Something unusual has been happening in The Hague this year. I’m not sure when I first noticed the red, blue and yellow blocks of colour that have appeared around the city, but the whole place is covered in them. It’s a bit like state-sponsored graffiti. They can be found on the side of buildings and on mannequins in shop windows. Even the piano that sits in the middle of Den Haag Centraal train station is decorated in red, yellow and blue. It’s like a secret code written in full public view.
This is not the work of a very determined street artist though. Instead, it’s a cunning and eye-catching promotional campaign by the city government of the instantly recognisable work of Dutch artist, Piet Mondrian. His famous straight black lines and red, yellow and blue blocks of colour have been splashed across the city as part of a year-long celebration of De Stijl – The Style – artistic movement, which Mondrian co-founded along with several others in 1917.
The Hague’s Gemeentemuseum is displaying more than 300 artworks in a blockbuster Discovery of Mondrian exhibition; itself part of a nation-wide exploration of the artist and De Stijl, Mondrian to Dutch Design: 100 years of de Stijl. The whole city appears to be participating in the celebration, and trademark Mondrian designs can be spotted on almost every street. The most striking of which can be found on the Stadhuis towering over cyclists and pedestrians below.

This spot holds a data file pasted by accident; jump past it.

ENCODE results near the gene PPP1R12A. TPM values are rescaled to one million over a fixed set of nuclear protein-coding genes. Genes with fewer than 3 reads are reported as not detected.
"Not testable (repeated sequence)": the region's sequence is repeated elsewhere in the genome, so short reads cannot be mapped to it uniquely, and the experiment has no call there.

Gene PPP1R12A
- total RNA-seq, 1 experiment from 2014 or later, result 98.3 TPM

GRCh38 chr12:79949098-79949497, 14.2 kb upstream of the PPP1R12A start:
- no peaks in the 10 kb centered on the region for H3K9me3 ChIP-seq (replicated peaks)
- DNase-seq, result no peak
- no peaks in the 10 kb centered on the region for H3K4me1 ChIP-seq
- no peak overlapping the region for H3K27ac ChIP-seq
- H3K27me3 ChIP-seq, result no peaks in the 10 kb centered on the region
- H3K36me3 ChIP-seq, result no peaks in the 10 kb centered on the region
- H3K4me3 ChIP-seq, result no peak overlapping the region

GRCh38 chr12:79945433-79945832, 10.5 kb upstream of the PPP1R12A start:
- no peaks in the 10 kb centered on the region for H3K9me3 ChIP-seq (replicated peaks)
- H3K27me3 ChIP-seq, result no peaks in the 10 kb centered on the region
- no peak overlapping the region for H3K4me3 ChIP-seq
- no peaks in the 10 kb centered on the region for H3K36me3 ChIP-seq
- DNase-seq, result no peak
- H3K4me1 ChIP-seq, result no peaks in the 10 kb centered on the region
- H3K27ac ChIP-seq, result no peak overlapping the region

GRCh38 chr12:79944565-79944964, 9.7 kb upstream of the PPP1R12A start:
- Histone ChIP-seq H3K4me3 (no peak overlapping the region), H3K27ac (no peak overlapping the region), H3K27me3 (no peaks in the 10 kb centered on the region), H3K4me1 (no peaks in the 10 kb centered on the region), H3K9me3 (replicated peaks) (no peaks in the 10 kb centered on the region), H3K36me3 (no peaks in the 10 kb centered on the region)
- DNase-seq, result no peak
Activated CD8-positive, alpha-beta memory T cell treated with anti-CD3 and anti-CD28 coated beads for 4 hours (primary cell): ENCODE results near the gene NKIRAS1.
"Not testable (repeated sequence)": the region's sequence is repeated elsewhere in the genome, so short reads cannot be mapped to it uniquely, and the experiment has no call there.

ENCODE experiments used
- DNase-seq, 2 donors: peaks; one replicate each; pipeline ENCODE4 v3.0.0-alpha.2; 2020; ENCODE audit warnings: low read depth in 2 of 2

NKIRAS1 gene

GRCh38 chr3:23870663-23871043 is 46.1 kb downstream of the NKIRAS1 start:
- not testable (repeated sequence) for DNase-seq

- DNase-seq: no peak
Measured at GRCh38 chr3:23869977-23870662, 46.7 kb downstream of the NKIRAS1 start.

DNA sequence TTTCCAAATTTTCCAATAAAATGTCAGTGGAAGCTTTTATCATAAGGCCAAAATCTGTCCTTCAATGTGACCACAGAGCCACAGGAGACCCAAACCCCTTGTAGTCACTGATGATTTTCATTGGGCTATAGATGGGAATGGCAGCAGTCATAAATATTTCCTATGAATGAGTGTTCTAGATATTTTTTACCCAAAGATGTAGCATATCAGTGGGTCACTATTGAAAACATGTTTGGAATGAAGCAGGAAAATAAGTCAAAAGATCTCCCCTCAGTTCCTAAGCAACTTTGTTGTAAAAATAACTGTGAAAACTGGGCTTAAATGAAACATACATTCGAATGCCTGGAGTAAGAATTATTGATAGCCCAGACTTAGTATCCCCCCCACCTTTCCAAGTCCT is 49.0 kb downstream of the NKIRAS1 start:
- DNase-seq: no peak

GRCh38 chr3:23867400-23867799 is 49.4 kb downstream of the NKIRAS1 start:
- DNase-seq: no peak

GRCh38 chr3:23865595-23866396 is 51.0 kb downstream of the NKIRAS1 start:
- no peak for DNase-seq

Mondrian is considered to be one of the most important modern artists, his later work capturing the zeitgeist of an era. In the exhibition though, the most interesting thing was seeing his progression from pretty traditional figurative paintings of farms, boats on canals and Dutch landscapes, to the blinding colours of the fantastically abstract work which now adorns buildings around The Hague.
Mondrian moved to Paris in the early 20th century, where he rubbed shoulders with Picasso and was exposed to Cubism. Paris was clearly influential, but it was being stuck in the Netherlands in 1914 that proved decisive. Unable to return to Paris because of the outbreak of war, he joined other Dutch artists and designers to found one of the most important artistic movements in history, De Stijl. The movement is credited with creating what came to be considered ‘modern’. The Nazis’ considered it ‘degenerate’.
De Stijl was born not of the horror and suffering inflicted on Europe during the First World War, but instead from the peace of the neutral Netherlands. Mondrian and fellow Dutch artist, Theo van Doesburg, were the driving force behind De Stijl, which would become the first step of the abstract art revolution. The two were best friends, then they had an explosive disagreement over Doesburg’s use of diagonal lines in his paintings. Strange but true.
The exhibition (until 14 September, 2017) shines a fascinating light on the influence of Mondrian and De Stijl, especially the influence they’ve had on architecture, graphic design, interior design and fashion. A hundred years after its founding, De Stijl is still influencing our lives. Thanks to the Mondrianisation of The Hague, reminders of it are dotted all around. It’s not exactly subtle, but it is a lot of fun.
Here’s a good article on Mondrian and the exhibition from the BBC